Syntactic priming in language production is the increased likelihood of using a recently encountered syntactic structure. In this paper, we examine two theories of why speakers can be primed: error‐driven learning accounts (Bock, Dell, Chang, & Onishi, 2007; Chang, Dell, & Bock, 2006) and activation‐based accounts (Pickering & Branigan, 1999; Reitt...
Article
If you are kind to me, I am likely to reciprocate and doing so feels fair. Many theories of social exchange assume that such reciprocity and fairness are well aligned with one another. We argue that this correspondence between reciprocity and fairness is restricted to interpersonal dyads and does not govern more complex multilateral interactions. W...
Article
Full-text available
The present study investigated language inhibition and cross-language interference as two possible mechanisms of bilingual language control (BLC) that can be affected by Huntington’s disease (HD), a neurodegenerative disease (ND) affecting the striatum. To this aim, the study explored the performance of pre-symptomatic and early-stage HD patients i...
Article
Full-text available
What is the relationship between bilingual language control (BLC) mechanisms and domain-general executive control (EC) processes? Do these two domains share some of their mechanisms? Here, we take a novel approach to this question, investigating whether short-term language switching training improves non-linguistic task switching performance. Two g...
Article
Full-text available
Language context (native vs. foreign) affects people’s choices and preferences in a wide variety of situations. However, emotional reactions are a key component driving people’s choices in those situations. In six studies, we test whether foreign language context modifies biases and the use of heuristics not directly caused by emotional reactions....
Data
Materials used in all the experiments in Spanish and English. A file with the scenarios used in the languages in which participants were tested. (PDF)
Article
How are the two lexicons of a bilingual represented and how do they interact during language processing? These questions are central to bilingualism and have been the topics of a large number of studies. Dijkstra, Wahl, Buytenhuijs, van Halem, Al-jibouri, De Korte & Rekke (in press) put forward a model that tries to capture people's behavior in sev...
Article
Theories of dishonest behavior implicitly assume language independence. Here, we investigated this assumption by comparing lying by people using a foreign language versus their native tongue. Participants rolled a die and were paid according to the outcome they reported. Because the outcome was private, they could lie to inflate their profit withou...
Article
Full-text available
Ikizer and Ramirez-Esparza (2017) reported a study suggesting that bilingualism may have a positive impact on people's social skills. They found that a) bilinguals scored higher on a scale that is supposed to reveal social flexibility, and that b) they also report having social interactions more frequently than monolinguals. The authors relate this...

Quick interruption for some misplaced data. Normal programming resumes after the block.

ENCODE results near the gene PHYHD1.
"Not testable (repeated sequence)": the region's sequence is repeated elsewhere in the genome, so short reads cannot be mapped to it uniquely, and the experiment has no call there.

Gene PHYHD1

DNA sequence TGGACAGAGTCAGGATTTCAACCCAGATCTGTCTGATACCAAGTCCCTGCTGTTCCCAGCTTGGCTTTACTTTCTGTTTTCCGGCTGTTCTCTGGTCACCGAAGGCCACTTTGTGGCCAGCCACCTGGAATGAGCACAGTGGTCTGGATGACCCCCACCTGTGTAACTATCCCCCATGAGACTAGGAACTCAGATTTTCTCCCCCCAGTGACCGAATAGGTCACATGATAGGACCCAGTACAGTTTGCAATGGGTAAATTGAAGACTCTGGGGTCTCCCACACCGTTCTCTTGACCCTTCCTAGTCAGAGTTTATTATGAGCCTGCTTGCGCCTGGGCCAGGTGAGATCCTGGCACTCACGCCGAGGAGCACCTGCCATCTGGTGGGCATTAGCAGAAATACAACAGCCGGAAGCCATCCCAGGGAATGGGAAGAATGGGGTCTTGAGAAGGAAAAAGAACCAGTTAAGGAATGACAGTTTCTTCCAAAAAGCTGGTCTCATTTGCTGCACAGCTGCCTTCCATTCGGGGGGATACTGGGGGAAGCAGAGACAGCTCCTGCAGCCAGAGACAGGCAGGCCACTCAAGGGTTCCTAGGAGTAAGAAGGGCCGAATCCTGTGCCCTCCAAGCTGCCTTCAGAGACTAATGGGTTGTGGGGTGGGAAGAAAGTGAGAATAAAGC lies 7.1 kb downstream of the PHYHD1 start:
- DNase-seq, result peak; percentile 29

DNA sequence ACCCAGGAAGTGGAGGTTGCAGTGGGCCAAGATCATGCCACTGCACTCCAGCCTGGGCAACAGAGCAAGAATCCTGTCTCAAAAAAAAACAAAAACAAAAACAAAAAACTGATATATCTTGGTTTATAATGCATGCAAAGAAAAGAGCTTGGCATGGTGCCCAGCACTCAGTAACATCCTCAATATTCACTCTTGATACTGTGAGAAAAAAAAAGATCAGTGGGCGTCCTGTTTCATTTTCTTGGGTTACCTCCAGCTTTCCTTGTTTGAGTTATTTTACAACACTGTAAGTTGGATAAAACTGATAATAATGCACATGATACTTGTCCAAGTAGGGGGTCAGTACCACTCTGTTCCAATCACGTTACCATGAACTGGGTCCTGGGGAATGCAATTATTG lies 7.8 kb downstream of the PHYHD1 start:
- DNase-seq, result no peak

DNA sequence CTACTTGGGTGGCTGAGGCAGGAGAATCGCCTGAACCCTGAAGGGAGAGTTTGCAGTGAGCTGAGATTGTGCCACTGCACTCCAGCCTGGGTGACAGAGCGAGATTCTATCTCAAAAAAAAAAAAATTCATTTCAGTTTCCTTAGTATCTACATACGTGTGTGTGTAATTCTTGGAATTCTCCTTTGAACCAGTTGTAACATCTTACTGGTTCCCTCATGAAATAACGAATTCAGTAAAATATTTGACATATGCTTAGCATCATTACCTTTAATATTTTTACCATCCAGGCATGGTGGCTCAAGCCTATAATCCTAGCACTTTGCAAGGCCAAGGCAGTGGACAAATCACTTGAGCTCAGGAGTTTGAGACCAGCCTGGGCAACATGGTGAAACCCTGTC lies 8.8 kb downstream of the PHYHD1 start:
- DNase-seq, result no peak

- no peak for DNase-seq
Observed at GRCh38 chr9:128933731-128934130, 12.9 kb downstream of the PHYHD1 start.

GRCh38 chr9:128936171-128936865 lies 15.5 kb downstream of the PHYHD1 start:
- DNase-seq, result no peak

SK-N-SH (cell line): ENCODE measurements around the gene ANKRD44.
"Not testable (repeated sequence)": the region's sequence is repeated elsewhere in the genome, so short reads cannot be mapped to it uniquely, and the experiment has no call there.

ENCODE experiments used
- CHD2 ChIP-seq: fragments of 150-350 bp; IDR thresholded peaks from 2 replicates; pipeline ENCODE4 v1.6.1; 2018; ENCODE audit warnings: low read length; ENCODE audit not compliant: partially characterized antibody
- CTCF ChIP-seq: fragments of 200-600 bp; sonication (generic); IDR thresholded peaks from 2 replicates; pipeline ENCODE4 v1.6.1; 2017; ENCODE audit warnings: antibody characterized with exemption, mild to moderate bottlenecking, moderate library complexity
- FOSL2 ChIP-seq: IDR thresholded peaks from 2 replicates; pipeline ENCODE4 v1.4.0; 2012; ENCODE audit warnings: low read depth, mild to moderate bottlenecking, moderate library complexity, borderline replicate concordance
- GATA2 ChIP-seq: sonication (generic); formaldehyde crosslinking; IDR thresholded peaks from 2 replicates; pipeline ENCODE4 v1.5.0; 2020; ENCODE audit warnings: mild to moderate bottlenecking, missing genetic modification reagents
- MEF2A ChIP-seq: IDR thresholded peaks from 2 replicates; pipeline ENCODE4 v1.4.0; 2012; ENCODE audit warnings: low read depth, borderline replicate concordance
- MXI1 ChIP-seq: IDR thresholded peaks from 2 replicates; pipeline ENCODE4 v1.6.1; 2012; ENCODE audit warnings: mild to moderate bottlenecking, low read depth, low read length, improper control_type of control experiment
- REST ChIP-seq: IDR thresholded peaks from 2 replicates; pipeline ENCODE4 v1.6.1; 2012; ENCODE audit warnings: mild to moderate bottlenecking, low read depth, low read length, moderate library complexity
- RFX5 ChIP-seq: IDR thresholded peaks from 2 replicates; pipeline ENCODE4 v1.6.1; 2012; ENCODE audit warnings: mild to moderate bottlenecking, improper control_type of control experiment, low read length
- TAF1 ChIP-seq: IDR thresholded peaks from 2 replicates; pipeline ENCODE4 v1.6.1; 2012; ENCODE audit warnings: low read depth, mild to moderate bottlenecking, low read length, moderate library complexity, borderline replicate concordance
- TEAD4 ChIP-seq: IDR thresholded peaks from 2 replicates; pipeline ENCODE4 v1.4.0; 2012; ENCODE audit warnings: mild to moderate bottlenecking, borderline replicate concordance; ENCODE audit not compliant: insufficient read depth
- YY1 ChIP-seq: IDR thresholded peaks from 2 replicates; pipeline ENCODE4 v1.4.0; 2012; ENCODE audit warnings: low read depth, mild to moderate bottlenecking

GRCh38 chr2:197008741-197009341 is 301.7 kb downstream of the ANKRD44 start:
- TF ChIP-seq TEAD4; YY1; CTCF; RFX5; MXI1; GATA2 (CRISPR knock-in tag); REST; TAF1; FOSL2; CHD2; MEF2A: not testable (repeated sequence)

Article
Full-text available
Acquiring and speaking a second language increases demand on the processes of language control for bilingual as compared to monolingual speakers. Language control for bilingual speakers involves the ability to keep the two languages separated to avoid interference and to select one language or the other in a given conversational context. This abili...
Article
Full-text available
Bilingual speakers are suggested to use control processes to avoid linguistic interference from the unintended language. It is debated whether these bilingual language control (BLC) processes are an instantiation of the more domain-general executive control (EC) processes. Previous studies inconsistently report correlations between measures of ling...
Article
For everyday communication, bilingual speakers need to face the complex task of rapidly choosing the most appropriate language given the context, maintaining this choice over the current communicative act, and shielding lexical selection from competing alternatives from non-target languages. Yet, speech production of bilinguals is typically flawles...
Article
The information we obtain from how speakers sound-for example their accent-affects how we interpret the messages they convey. A clear example is foreign accented speech, where reduced intelligibility and speaker's social categorization (out-group member) affect memory and the credibility of the message (e.g., less trustworthiness). In the present s...
Article
Full-text available
A correction to this article has been published and is linked from the HTML and PDF versions of this paper. The error has not been fixed in the paper.
Article
Full-text available
Emotions are at the core of human nature. There is evidence that emotional reactivity in foreign languages compared to native languages is reduced. We explore whether this emotional distance could modulate fear conditioning, an essential mechanism for the understanding and treatment of anxiety disorders. A group of participants was verbally informe...
Article
Full-text available